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On macrophage contributions to tissue homeostasis: New insights on pancreas development and healing of ischemic injury
Uppsala University, Disciplinary Domain of Medicine and Pharmacy, Faculty of Medicine, Department of Medical Cell Biology.
2019 (English)Doctoral thesis, comprehensive summary (Other academic)
Description
Abstract [en]

Besides providing host defence against innumerable threats, macrophages display additional key functions for preservation of tissue homeostasis. This thesis includes four studies that explore novel macrophage functions in both the development of islets of Langerhans and healing of ischemic injury in mice.

The aim of Study I was to explore the involvement of pancreatic macrophages in postnatal islet development. We found that neonatal pancreas contained high density of macrophages. Neonatal infections reduced the number of pancreatic macrophages transiently and resulted in both impaired β cell maturation and associated long-standing glucose intolerance. Moreover, clodronate depletion of pancreatic macrophages in the neonate also resulted in long-standing impairment of glucose handling. Together, these results demonstrate that macrophages in the neonatal pancreas are important for maturation of islet function.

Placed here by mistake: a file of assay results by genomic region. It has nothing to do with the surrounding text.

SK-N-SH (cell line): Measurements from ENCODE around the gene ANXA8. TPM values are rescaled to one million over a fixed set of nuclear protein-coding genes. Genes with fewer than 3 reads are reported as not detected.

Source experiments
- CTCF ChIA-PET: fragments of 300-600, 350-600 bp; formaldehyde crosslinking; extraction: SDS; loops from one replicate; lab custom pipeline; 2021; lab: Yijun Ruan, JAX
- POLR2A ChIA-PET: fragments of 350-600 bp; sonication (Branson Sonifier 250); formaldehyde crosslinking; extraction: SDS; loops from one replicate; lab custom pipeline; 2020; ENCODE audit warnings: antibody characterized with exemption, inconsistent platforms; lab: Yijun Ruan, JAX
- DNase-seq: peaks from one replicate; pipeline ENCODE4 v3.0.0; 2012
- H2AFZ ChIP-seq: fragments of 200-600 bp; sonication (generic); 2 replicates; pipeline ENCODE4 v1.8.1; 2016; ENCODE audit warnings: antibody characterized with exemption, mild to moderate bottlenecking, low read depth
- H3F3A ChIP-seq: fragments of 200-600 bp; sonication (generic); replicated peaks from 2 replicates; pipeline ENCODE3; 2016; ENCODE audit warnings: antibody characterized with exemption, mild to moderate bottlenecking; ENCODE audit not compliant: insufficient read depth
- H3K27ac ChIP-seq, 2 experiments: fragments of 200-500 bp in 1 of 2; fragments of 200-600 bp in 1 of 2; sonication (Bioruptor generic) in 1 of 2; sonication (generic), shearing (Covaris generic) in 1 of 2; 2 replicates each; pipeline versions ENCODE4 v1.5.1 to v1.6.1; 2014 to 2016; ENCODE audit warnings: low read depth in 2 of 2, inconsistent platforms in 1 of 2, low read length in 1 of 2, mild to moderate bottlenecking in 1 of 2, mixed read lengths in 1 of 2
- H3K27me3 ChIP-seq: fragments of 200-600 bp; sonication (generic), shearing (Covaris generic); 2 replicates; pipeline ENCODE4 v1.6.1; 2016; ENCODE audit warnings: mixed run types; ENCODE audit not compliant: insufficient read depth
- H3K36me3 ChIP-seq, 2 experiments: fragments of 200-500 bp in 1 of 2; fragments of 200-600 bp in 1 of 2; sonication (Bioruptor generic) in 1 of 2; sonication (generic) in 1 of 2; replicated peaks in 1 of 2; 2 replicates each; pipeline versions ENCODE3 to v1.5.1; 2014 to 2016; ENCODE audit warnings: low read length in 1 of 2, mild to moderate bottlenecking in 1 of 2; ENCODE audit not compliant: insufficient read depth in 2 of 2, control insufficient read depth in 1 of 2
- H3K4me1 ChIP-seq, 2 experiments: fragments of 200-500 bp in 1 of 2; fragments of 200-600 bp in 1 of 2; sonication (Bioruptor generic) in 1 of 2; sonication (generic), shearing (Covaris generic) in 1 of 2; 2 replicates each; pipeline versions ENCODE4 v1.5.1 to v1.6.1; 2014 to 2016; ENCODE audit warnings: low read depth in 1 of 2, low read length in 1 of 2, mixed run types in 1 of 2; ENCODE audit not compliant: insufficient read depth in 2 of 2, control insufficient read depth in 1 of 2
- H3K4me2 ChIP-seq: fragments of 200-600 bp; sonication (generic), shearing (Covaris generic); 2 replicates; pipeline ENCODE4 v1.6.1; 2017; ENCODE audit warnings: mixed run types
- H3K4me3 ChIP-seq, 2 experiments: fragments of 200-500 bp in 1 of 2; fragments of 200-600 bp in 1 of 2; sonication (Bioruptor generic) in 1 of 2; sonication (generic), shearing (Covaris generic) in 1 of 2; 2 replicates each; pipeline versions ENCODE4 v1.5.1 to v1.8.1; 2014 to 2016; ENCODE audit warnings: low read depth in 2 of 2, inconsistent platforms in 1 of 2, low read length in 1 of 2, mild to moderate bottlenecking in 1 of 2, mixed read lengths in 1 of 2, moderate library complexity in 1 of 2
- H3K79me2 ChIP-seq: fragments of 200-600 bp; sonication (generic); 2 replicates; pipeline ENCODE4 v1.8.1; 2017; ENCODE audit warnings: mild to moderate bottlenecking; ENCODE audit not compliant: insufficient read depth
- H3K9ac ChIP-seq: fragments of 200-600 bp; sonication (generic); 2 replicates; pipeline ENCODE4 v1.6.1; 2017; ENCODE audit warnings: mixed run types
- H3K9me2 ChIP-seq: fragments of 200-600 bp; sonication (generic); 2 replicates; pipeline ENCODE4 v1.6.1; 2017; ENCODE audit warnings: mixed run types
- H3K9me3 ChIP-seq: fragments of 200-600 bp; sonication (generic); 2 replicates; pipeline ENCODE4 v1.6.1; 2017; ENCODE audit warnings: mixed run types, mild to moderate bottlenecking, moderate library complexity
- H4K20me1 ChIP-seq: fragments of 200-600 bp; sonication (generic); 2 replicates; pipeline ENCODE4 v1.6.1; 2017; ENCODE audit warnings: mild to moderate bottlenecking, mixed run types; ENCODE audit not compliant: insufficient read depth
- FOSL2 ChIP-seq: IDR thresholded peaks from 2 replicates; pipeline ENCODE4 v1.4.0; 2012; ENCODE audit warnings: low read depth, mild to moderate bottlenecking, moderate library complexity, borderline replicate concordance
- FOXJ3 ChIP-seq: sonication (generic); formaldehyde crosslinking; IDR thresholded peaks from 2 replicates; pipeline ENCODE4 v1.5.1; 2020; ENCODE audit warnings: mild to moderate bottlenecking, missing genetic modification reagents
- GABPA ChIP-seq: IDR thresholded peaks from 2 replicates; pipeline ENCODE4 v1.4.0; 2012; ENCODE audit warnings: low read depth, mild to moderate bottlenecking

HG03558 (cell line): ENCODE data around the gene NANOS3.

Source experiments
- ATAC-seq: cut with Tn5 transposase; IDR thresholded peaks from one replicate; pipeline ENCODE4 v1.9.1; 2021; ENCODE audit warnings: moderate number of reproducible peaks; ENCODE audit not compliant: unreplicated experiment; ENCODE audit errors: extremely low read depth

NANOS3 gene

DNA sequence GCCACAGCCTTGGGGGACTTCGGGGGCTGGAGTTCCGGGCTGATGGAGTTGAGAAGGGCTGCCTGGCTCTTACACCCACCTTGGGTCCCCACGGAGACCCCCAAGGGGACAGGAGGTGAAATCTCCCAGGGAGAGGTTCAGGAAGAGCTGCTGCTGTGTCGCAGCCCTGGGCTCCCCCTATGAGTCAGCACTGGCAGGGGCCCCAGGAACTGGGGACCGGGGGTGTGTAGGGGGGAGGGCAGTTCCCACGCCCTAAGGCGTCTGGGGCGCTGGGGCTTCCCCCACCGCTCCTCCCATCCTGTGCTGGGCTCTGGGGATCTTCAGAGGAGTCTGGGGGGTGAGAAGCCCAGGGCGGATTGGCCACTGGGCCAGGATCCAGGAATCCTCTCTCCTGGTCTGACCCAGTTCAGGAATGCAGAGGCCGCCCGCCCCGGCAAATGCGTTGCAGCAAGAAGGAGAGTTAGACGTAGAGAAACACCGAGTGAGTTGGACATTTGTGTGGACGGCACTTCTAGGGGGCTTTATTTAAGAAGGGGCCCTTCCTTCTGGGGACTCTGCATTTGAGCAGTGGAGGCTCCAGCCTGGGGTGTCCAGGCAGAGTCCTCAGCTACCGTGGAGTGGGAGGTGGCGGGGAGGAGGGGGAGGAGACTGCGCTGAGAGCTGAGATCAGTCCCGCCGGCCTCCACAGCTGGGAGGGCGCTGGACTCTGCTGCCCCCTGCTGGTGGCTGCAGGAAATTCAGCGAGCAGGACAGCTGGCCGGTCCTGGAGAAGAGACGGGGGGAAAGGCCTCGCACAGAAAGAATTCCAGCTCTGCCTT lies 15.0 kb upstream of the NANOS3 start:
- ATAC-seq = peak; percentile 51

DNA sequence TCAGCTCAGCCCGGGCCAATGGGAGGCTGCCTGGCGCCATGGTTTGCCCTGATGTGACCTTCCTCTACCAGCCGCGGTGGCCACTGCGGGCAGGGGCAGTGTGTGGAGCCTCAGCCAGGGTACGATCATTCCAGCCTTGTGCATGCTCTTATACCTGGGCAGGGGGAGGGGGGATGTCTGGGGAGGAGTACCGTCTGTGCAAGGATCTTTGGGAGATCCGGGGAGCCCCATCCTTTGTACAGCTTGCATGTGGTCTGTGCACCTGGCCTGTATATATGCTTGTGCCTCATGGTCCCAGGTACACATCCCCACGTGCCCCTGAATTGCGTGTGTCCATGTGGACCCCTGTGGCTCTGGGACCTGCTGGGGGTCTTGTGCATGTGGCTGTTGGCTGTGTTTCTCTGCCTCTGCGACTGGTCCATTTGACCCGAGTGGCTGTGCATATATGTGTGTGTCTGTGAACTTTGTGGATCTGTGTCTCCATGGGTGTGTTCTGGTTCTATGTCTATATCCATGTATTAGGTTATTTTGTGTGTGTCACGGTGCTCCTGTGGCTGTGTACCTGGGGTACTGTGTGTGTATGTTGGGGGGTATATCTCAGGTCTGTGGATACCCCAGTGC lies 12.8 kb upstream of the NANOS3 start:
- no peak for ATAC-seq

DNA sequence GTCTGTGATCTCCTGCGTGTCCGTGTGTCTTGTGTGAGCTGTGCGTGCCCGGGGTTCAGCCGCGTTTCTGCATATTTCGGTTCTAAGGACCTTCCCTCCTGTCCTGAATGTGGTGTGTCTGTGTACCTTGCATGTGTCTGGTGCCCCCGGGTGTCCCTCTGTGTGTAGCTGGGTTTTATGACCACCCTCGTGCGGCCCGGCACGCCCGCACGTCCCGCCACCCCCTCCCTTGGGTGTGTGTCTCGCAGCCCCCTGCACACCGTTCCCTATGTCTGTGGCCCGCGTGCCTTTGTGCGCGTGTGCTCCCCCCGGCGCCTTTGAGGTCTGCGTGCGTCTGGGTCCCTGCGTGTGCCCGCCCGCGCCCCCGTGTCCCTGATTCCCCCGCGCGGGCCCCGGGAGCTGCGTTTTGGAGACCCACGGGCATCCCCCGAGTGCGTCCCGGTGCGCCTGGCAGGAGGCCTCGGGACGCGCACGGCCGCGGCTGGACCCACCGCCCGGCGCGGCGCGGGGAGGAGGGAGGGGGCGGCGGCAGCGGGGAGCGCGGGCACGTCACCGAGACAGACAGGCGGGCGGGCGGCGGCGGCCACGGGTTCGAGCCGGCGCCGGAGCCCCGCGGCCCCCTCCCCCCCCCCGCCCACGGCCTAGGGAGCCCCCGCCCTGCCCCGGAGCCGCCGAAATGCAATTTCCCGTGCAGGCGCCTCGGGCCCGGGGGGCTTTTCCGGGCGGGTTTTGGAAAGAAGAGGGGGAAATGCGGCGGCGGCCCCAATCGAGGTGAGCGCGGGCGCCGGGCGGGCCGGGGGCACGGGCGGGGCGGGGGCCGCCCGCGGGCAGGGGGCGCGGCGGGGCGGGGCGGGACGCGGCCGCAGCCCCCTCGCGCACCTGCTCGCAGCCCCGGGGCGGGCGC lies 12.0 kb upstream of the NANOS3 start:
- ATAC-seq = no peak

We then wanted to understand how macrophages contribute to healing of ischemic injury based on the observation that they accumulate at perivascular positions following ischemia. We found that blood flow at the site of ischemia was regulated by perivascular macrophages in an iNOS-dependent manner, which could be targeted to increase tissue healing (Study II). Next, we investigated if these perivascular macrophages trans-differentiate into mural cells. By lineage tracing, we found that macrophages undergo a phenotype shift at the site of ischemic injury, as they down-regulated the expression of myeloid cell lineage markers (CD45/CX3CR1/CD11b) and upregulated the expression of the mural cell marker PDGFRβ (Study III). Lastly, we addressed if macrophages are involved in vascular remodelling important for tissue normalization by pruning excessive vessels at the site of injury. Indeed, MMR+-macrophages were found to support vessel pruning during vascular normalization at late phases of healing (Study IV).